Tuesday, January 5, 2010

Day 307, 050110 - The Ukulele

For Christmas my delightful lady wife bought me a blue ukulele. It's blue, and lovely, and smells of wax and woodworking classrooms. I was going to take the penny whistle as my "learn a new instrument" task (#51) but this is a lot more fun, and playing it doesn't annoy other people quite as much as the penny whistle might.

I've been tinkering with the uke for a week and a bit now - trying to have at least five minutes with it per day, just tuning and doing a few chord changes if nothing else - and have a few thoughts on the wee beastie that I want to get down.

First of all, tuning. Standard soprano uke tuning is AECG (looking from the top), and would you look at that, the A is one note lower than the G. It's not a low A, it's a high A. This threw me completely for the first day, as I had no audio samples to tune against and so I read the tuning was AECG, and as I can whistle a decent C without needing to pitch it I could tune against that. Except the A was tuned low, not high, so the string was very slack and the uke sounded very peculiar.

Strings; I've been used to playing a steel strung guitar since... lord knows. 1988, at the latest. Nylon strings were on my second, 3/4 guitar, but I've been playing steelies since I acquired our Tony's Les Paul knockoff (no humbuckers) and played it a capella. Going back to nylons has been really odd, and interestingly playing barre chords seems harder.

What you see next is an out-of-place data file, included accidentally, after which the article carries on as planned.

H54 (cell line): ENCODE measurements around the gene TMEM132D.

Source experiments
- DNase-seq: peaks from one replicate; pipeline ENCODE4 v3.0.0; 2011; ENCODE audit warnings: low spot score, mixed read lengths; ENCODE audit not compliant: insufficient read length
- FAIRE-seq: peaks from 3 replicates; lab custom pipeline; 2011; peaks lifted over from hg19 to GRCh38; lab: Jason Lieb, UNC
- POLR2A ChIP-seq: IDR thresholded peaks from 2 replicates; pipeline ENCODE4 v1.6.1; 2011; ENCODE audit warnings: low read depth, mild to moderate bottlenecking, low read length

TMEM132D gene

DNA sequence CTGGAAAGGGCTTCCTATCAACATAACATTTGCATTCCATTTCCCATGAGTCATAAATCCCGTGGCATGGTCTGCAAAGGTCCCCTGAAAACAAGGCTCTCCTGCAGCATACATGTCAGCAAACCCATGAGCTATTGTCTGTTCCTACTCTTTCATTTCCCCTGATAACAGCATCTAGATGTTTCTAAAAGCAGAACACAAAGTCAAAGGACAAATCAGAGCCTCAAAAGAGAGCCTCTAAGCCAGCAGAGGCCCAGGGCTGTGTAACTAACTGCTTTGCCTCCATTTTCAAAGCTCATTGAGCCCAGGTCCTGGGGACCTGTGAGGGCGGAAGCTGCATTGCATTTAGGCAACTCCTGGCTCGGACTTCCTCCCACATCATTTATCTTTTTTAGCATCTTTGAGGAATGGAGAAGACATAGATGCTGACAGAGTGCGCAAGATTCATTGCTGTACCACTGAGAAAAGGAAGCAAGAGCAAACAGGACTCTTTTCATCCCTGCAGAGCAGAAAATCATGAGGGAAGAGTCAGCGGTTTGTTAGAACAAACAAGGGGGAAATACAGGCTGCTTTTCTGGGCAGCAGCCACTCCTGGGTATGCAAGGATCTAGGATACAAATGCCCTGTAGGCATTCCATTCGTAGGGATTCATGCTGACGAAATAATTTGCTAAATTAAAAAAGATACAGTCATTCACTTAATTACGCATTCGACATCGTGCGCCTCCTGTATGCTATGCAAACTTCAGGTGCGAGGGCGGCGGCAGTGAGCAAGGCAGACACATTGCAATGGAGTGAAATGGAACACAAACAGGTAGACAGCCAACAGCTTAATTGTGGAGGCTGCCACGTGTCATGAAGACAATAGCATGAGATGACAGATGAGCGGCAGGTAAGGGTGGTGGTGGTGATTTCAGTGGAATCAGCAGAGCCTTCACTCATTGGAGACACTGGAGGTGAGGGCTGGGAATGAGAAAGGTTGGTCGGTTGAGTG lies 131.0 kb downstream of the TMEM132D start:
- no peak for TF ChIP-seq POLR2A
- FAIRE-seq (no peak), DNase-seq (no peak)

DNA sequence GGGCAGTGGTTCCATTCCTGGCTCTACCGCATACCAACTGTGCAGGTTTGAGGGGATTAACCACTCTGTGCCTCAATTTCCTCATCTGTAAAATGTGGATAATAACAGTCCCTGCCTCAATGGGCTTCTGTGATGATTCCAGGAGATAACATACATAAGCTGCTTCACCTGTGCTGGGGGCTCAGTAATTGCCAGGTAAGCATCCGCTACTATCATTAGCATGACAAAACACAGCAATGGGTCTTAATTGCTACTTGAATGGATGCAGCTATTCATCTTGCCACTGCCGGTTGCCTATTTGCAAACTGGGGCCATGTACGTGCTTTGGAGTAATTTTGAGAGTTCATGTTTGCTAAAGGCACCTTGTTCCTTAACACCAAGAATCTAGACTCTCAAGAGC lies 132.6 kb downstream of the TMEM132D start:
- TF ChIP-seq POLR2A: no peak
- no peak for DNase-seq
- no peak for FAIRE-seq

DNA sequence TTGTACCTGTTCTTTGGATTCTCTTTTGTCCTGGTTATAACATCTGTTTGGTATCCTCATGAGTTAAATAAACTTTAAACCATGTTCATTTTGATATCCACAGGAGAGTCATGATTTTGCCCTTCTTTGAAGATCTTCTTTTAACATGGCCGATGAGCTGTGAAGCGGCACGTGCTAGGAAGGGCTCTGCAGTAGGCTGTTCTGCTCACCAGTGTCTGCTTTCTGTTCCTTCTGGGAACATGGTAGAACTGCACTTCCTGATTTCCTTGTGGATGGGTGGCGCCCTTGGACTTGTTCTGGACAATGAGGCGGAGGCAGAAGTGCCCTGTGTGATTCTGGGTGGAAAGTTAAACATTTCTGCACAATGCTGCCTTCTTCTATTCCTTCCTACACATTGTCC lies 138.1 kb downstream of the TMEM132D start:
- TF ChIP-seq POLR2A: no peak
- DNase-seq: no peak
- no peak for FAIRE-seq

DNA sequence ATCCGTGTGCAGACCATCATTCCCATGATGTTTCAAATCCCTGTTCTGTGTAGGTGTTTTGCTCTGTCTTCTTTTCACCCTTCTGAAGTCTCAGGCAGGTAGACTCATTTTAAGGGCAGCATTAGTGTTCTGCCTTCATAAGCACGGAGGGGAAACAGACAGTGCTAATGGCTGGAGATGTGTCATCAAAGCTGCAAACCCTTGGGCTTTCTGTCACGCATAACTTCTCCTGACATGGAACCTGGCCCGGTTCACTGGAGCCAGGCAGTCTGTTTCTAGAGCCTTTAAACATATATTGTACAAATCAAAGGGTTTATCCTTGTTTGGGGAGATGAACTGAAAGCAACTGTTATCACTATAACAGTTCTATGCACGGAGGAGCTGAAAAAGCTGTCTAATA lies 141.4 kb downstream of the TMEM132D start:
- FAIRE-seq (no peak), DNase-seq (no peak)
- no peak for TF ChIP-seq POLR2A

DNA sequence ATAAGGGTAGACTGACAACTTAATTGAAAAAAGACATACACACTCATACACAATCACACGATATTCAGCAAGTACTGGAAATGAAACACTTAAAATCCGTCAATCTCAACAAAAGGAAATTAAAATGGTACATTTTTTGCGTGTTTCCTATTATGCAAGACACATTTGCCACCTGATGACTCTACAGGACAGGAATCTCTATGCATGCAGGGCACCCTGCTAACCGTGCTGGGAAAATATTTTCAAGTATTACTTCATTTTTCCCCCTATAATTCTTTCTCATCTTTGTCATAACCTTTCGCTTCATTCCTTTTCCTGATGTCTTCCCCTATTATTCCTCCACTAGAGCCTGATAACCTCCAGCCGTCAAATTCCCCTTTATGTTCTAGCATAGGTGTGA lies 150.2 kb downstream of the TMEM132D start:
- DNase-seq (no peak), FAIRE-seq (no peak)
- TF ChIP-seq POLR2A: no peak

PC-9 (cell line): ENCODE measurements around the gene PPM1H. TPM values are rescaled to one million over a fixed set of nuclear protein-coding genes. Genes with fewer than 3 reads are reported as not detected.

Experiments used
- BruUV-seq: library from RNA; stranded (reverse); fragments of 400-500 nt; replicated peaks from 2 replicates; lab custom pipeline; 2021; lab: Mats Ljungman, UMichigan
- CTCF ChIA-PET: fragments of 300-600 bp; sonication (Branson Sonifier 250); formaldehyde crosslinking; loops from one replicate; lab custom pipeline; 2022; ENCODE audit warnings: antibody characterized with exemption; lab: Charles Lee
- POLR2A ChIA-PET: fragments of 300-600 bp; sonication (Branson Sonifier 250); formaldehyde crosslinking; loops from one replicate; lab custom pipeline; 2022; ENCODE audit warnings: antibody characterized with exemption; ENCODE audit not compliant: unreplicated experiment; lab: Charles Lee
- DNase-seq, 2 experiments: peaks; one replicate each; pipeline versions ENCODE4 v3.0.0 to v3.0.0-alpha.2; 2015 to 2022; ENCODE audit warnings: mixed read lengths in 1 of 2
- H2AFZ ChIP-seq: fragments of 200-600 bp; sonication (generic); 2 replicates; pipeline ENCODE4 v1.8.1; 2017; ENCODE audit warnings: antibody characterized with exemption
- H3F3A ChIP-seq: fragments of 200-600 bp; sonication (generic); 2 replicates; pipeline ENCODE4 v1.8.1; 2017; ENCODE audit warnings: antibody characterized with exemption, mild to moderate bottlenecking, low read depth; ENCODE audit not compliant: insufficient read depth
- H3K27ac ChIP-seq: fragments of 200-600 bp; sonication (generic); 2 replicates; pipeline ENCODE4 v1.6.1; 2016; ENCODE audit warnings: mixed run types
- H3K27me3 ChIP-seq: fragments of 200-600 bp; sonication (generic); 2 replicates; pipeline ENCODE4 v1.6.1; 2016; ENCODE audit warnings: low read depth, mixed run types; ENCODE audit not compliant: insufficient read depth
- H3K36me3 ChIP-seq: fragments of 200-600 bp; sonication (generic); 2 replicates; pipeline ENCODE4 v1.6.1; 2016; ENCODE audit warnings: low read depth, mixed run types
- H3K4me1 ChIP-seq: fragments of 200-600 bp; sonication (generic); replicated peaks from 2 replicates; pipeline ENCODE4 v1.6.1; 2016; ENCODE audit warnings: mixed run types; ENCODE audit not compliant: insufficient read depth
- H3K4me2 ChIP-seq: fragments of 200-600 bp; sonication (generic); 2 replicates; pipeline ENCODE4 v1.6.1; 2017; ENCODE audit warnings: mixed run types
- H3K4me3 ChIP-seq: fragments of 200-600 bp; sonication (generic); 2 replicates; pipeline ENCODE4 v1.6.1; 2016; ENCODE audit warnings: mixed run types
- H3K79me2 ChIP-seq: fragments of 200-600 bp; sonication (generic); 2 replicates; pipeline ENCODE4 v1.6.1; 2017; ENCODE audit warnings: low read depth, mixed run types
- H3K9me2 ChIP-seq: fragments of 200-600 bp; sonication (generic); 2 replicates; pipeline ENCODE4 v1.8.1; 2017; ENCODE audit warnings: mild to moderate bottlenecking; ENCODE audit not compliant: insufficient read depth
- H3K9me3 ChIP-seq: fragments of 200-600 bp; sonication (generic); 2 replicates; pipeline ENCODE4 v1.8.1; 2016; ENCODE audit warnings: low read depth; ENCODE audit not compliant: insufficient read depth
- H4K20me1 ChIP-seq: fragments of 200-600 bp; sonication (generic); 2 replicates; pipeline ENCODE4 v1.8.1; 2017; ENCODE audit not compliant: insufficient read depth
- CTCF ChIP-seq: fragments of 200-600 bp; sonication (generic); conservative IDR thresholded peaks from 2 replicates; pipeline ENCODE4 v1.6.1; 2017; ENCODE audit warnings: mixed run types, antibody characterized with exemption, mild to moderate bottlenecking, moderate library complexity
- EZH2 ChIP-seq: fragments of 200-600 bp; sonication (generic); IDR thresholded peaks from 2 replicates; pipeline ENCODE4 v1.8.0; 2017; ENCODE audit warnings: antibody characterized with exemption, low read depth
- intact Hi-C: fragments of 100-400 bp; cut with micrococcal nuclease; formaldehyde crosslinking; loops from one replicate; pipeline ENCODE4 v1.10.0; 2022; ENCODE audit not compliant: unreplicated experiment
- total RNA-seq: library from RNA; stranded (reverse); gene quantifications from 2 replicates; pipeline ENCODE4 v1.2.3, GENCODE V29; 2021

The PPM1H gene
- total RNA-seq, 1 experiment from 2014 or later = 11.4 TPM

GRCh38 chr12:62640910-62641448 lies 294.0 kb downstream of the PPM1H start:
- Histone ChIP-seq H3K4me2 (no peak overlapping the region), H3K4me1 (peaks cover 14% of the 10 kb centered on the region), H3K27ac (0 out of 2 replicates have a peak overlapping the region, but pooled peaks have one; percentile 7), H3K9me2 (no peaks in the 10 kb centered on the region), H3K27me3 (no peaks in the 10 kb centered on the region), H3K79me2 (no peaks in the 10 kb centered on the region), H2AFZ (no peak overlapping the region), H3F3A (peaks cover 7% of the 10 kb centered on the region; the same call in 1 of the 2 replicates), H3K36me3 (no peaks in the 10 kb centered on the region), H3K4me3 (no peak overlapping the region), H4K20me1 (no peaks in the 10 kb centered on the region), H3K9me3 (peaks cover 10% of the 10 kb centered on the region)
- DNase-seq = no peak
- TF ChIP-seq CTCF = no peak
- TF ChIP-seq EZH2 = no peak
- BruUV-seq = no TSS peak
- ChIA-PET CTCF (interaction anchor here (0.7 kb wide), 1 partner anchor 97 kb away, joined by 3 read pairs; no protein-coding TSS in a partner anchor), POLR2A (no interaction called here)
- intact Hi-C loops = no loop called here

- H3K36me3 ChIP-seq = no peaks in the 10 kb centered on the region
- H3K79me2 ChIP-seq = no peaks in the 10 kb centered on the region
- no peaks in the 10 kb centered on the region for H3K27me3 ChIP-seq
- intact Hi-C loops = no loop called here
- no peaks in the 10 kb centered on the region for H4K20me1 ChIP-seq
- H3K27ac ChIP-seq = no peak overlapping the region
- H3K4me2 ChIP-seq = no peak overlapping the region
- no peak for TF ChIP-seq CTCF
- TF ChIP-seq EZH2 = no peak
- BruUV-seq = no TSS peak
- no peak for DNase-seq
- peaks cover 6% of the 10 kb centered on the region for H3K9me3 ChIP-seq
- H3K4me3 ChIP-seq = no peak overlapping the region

ukulele fretboard

Once the tuning thing - high A - was sorted I discovered the peg was slipping; it would stay in tune for a few seconds, then drop out very quickly due to the string tension being higher than the peg would allow. Ten minutes research told me that unscrupulous music shops would take the uke, say that it was broken and you'd need a new one, or replace the peg completely charging for the labour. Or, you could have a look at the screws on the back of the pegs and tweak them a bit, as these adjust the tension in the pegs. Don't overtighten, as you could gouge holes in the headstock, but 1/8th of a turn sorted out the tension on mine nicely and it'll stay in tune for a whole session (and longer).

ukulele tuning pegs

I saw a few chord diagrams (and eventually came across this one [pdf] which I promptly printed off and stuck on the wall above my desk), and started thinking in terms of aECg rather than EAdgbe. The standard chords all have a similar shape - more or less - but the tuning puts them in different keys. So, a D shape on a guitar is a G on the uke. A G on the guitar is a C on the uke. An A is a D, and so on. I love A-D-F progressions on the uke, as they're all in roughly the same zone on the fretboard and sound great. There are only two problems with chords, really. 1: my fingers aren't loose enough to do fast changes, and 2: I keep on making guitar-tuned shapes for named notes. That's a case of retraining my brain, and why I need to spend time practicing chord changes.

Tab is something I was never really bothered about on the guitar, but I'm having fun with it on the uke; practising two songs in particular (A-Ha's Take on me and REM's Losing my Religion), whilst simple as far as tab goes does help get my brain into gear for thinking about this sort of thing. I use them as exercises for warming up my fingers, and in this weather that's really necessary.

So, I'm enjoying it. More time is needed on practice, like all things, but it's just beginning to get there. I can certainly see why the uke renaissance took off the way it did in 2007. Must learn more punk songs, though. I reckon most things by the Clash would sound nifty as anything on the uke.

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